BLOOMINGTON -- Bobby Richardson is the face of Indiana's reborn defense.
Get used to it.
The senior defensive linemen glares at you from the IU media guide. If you want cuddly or comfort or compassion, look elsewhere. Let others, such as quarterback Nate Sudfeld or receiver Nick Stoner, or linebacker David Cooper smile.
Richardson isn't in the business of making you feel welcome. He's played on three of the worst defenses in Big Ten history, and enough is enough. Edgy is fine, uneasy is great, confused is perfect.
Indiana's new 3-4 defense is billed as a difference maker -- Saturday we'll get the first public indication when Indiana State comes to Memorial Stadium -- with the under-the-radar Richardson (all 6-3 and 286 pounds of him) set to make the biggest difference of all.
“He's been as impressive a player as we've had on defense,” defensive coordinator Brian Knorr says.
Injuries have slowed, but not stopped Richardson. His numbers don't overwhelm -- last year his 39 tackles led all Hoosier defensive linemen -- but that's not the point. He's been a defensive end and a defensive tackle and, given the unorthodox nature of the 3-4, he might even be a linebacker.
“I think he's one of the more under-appreciated guys on our team,” coach Kevin Wilson says. “He's been fighting some hip and low back (injuries) and almost like a sport hernia deal, where he gets gimpy and can't play at the speed he has.
“He's very diverse. He's had the best preseason he's ever had. He's healthier than he's ever been.
“We have guys on our team that have better stats, that have better name value to our fans, but he might be our best senior. He's one of our better leaders. I'm expecting him to play at a high end and have a great year. He's had his best practices to date the last two weeks. He's been very, very good.”
For Richardson, it's less about personal acclaim and more about team production. The defense created a preseason camp buzz by out-performing the highly touted offense, but that won't mean anything if it isn't duplicated on game days.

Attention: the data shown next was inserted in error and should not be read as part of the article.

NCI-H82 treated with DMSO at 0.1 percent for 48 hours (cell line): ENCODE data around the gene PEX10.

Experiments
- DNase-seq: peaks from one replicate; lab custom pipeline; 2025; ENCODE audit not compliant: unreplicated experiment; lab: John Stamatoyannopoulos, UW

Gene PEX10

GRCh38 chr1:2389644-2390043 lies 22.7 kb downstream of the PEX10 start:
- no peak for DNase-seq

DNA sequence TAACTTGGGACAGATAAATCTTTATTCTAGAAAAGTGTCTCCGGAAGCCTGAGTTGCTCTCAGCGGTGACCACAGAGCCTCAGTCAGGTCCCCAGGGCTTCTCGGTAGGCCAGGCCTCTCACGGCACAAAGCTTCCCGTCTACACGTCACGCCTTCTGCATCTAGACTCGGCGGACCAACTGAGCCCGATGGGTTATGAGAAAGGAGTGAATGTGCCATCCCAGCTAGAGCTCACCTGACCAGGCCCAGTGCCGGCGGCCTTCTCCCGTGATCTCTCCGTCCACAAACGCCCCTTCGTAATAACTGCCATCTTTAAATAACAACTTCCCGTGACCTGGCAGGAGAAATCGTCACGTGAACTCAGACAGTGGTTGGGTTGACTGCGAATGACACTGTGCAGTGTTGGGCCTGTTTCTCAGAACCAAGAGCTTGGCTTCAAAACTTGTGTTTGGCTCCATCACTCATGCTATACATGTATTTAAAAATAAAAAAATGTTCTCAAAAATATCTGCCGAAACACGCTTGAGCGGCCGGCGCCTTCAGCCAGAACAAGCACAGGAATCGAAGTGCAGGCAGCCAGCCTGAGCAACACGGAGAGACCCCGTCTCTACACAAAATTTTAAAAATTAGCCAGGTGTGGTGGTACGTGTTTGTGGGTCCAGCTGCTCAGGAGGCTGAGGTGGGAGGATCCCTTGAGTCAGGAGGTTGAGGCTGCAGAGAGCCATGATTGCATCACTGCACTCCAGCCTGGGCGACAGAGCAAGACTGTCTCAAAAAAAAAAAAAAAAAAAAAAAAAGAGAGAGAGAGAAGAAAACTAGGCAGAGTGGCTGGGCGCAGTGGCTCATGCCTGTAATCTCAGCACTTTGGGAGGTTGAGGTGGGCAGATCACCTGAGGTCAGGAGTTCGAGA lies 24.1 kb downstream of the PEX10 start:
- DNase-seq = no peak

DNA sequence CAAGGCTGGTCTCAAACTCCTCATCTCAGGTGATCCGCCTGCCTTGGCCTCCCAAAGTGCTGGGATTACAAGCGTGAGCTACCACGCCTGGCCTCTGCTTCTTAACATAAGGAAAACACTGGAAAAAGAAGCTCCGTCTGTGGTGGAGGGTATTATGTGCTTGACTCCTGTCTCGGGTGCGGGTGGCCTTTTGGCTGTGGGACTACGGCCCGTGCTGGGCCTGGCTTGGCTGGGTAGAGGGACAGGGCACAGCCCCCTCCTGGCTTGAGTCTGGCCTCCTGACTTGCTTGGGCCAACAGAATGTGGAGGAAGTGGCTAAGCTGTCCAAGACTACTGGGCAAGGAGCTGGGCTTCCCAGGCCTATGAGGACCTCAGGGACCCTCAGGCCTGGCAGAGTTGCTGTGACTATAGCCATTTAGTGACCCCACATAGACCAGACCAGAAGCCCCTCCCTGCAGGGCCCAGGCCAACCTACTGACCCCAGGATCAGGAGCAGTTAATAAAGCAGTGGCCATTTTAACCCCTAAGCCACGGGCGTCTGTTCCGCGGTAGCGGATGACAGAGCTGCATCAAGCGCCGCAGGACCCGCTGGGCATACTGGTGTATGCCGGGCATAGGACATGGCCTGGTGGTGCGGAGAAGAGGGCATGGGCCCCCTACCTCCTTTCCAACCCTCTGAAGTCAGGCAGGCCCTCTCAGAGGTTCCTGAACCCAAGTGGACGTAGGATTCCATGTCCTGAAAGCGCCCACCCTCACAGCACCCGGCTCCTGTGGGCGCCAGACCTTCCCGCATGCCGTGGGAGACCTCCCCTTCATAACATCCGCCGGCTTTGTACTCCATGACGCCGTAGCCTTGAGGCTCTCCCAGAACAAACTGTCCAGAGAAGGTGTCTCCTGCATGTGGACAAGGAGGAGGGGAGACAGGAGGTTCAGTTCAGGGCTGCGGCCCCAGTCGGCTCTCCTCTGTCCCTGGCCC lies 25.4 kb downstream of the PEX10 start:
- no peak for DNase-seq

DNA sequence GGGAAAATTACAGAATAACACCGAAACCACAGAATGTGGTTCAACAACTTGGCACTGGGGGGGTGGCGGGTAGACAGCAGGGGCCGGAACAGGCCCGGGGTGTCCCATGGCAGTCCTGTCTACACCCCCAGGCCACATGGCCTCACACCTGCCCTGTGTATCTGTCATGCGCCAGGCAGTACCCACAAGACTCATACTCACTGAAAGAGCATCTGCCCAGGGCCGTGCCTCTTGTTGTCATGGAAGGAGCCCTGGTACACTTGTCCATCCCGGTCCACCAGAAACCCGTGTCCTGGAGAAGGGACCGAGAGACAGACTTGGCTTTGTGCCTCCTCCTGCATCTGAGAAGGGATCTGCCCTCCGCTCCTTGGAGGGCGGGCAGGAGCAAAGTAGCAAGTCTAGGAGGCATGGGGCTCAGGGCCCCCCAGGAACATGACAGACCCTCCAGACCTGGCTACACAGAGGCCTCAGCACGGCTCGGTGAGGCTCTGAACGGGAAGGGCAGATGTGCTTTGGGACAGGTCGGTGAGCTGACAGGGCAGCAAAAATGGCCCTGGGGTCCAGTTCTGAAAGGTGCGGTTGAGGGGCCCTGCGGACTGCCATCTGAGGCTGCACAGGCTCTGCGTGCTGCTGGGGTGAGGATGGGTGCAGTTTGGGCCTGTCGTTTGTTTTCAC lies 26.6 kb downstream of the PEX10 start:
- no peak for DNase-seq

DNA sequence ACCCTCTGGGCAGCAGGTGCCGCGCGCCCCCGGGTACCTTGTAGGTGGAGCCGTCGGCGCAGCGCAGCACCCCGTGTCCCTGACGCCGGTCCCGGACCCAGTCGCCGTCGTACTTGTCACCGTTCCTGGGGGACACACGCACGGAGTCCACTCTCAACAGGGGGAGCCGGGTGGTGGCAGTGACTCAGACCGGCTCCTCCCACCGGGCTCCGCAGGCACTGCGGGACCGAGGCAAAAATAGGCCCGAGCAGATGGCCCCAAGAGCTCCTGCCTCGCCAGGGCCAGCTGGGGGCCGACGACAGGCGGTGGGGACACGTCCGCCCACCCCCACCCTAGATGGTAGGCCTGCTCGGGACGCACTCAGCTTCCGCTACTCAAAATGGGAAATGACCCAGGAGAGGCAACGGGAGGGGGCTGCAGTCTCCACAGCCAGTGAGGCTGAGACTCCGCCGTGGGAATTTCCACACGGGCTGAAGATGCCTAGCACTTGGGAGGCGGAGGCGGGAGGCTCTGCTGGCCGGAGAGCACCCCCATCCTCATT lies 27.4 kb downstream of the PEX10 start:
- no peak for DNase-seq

“As a defense, we feel way better,” Richardson says. “We should be a dominant defense.
“We've still got much room to improve. We're a good, solid, bonded defense right now. We've got a different swagger about us. We've got the biggest chip on our shoulders. We have to bring it to the field.”
The Hoosiers especially want to bring it to opposing quarterbacks.
“Pressuring the quarterback is a big goal for the whole defense line,” Richardson says. “Getting to the quarterback is what we do, who we need to tackle. We'll get there.”
Richardson is poised to lead the way.
“I'm looking for him to pressure the quarterback and be a great leader,” Knorr says. “He's had a great fall.”
Can that greatness lead to Hoosier victories? While Indiana State, which went 1-11 last season, doesn't project as a threat in this potential Cream 'n Crimson bowl season, it could provide early signs on what's to come.
“We have to do what we can to win,” Richardson says. “Don't worry about them as much as us. Do what we are taught to do, what we know what we can do.”
Last year Indiana State exposed IU's defensive flaws. The Sycamores had 35 points and 306 total yards. Tailback Shakir Bell rushed for 113 first-half yards, and didn't play in the second half because of an injury.
The Hoosiers went on to put up epically bad defensive numbers.
Can't happen again, Richardson says.
“Not with them or any other team. We let them off the hook. We've got to finish every game. We can't give up too many yards or points.”
Knorr was hired last winter to make a difference.
“He made defense more simple,” Richardson says. “The calls aren't too hard. Everything is more relaxed. When we get under pressure, we don't fall apart like we did before. Last year, if there was a bad play, people started panicking. We don't panic any more.
“Stay calm, hit, be physical, and do what we're taught to do. Run and have great effort. If we do that, everything will work out.”